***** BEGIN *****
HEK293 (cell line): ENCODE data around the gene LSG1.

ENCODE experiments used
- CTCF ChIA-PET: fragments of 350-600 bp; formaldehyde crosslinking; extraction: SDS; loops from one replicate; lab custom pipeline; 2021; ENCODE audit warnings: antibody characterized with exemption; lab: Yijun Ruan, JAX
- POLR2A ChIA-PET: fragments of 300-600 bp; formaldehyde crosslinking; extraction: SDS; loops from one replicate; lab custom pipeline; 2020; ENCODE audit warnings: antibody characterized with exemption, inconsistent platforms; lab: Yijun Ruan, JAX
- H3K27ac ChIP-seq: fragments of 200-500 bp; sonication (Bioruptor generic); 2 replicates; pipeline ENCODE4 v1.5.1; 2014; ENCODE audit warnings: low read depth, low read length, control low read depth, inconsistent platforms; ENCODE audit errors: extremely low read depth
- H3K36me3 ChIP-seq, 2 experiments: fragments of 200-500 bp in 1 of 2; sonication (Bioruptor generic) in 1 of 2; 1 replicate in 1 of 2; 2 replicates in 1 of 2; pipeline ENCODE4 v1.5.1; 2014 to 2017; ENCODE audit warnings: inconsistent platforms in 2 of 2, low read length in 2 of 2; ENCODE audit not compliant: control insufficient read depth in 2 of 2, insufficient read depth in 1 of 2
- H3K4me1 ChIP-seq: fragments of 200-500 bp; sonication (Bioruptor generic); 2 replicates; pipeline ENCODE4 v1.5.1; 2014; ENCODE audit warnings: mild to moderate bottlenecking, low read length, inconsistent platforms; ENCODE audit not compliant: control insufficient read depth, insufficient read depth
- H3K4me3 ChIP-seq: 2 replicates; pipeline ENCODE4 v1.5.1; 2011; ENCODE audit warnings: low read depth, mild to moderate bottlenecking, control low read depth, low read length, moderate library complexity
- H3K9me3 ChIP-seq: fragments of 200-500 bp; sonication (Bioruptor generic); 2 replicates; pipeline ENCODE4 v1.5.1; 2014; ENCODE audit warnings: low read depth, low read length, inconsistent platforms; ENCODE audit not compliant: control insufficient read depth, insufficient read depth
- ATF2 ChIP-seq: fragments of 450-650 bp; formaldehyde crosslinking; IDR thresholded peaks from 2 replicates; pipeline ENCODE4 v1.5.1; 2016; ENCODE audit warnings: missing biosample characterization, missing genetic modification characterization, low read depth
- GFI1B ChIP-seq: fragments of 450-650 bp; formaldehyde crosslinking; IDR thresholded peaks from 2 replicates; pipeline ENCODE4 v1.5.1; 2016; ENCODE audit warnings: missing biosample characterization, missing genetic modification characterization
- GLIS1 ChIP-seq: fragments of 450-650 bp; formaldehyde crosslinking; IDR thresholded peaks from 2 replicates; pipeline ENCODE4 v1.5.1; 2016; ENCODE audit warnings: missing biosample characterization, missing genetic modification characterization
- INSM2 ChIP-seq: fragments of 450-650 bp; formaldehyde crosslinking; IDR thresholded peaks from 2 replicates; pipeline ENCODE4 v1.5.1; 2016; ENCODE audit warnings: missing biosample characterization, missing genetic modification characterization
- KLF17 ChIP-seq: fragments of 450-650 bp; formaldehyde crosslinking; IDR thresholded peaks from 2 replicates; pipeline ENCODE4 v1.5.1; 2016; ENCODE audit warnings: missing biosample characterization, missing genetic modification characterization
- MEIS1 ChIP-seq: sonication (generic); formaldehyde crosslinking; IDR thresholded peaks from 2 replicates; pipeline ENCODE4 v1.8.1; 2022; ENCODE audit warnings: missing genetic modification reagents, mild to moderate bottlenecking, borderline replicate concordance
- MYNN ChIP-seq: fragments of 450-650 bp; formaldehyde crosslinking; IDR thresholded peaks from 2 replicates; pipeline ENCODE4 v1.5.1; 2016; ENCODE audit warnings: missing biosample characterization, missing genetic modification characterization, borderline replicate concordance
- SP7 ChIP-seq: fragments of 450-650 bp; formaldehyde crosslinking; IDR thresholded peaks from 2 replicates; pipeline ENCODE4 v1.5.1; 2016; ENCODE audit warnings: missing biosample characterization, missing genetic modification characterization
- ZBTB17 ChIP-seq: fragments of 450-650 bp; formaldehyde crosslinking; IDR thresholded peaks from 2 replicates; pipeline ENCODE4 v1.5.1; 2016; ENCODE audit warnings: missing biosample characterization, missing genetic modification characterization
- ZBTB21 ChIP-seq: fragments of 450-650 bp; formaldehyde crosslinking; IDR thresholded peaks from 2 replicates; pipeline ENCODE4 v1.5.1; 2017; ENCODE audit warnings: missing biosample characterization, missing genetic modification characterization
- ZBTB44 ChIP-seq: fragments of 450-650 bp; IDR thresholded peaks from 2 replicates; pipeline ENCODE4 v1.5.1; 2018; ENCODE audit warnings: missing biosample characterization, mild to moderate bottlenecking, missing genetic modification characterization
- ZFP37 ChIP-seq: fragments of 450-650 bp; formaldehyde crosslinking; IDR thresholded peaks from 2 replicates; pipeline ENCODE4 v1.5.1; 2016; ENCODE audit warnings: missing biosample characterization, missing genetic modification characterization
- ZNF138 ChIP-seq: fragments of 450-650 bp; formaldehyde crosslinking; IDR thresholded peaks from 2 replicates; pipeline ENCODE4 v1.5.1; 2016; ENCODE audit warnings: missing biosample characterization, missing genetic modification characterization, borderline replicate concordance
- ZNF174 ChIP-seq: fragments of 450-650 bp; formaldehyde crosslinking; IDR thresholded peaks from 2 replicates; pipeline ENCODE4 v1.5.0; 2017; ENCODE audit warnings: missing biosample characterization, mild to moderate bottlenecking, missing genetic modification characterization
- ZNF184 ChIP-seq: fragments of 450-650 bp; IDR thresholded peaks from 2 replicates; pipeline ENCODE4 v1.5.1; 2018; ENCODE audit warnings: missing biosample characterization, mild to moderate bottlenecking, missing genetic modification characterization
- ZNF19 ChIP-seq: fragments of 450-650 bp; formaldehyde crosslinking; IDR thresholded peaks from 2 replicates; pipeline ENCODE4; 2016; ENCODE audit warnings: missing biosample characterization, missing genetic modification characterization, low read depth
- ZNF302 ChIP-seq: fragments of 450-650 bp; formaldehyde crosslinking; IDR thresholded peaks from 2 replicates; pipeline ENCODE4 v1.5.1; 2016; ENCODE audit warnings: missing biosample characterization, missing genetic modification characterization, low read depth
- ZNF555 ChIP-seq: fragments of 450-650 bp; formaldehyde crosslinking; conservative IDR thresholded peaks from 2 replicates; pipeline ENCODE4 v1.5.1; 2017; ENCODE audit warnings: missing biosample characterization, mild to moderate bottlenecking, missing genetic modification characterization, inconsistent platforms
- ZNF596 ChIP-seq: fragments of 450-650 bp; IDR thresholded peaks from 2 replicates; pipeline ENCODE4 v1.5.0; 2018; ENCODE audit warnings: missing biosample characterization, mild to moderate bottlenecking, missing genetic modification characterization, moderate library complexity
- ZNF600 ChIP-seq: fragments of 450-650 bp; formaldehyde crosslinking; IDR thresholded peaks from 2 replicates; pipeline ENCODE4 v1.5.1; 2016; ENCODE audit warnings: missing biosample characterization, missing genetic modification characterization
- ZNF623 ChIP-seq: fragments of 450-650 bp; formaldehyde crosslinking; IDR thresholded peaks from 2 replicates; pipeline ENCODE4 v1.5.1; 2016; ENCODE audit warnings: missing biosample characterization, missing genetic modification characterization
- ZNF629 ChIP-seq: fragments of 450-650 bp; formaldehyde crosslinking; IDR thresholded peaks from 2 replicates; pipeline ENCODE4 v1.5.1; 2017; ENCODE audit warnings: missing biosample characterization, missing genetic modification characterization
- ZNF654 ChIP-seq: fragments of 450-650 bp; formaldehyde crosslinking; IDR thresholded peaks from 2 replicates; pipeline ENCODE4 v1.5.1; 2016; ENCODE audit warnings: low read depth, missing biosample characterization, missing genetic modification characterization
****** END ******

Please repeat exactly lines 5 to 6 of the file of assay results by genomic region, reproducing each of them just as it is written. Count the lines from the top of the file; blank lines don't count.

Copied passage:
- H3K27ac ChIP-seq: fragments of 200-500 bp; sonication (Bioruptor generic); 2 replicates; pipeline ENCODE4 v1.5.1; 2014; ENCODE audit warnings: low read depth, low read length, control low read depth, inconsistent platforms; ENCODE audit errors: extremely low read depth
- H3K36me3 ChIP-seq, 2 experiments: fragments of 200-500 bp in 1 of 2; sonication (Bioruptor generic) in 1 of 2; 1 replicate in 1 of 2; 2 replicates in 1 of 2; pipeline ENCODE4 v1.5.1; 2014 to 2017; ENCODE audit warnings: inconsistent platforms in 2 of 2, low read length in 2 of 2; ENCODE audit not compliant: control insufficient read depth in 2 of 2, insufficient read depth in 1 of 2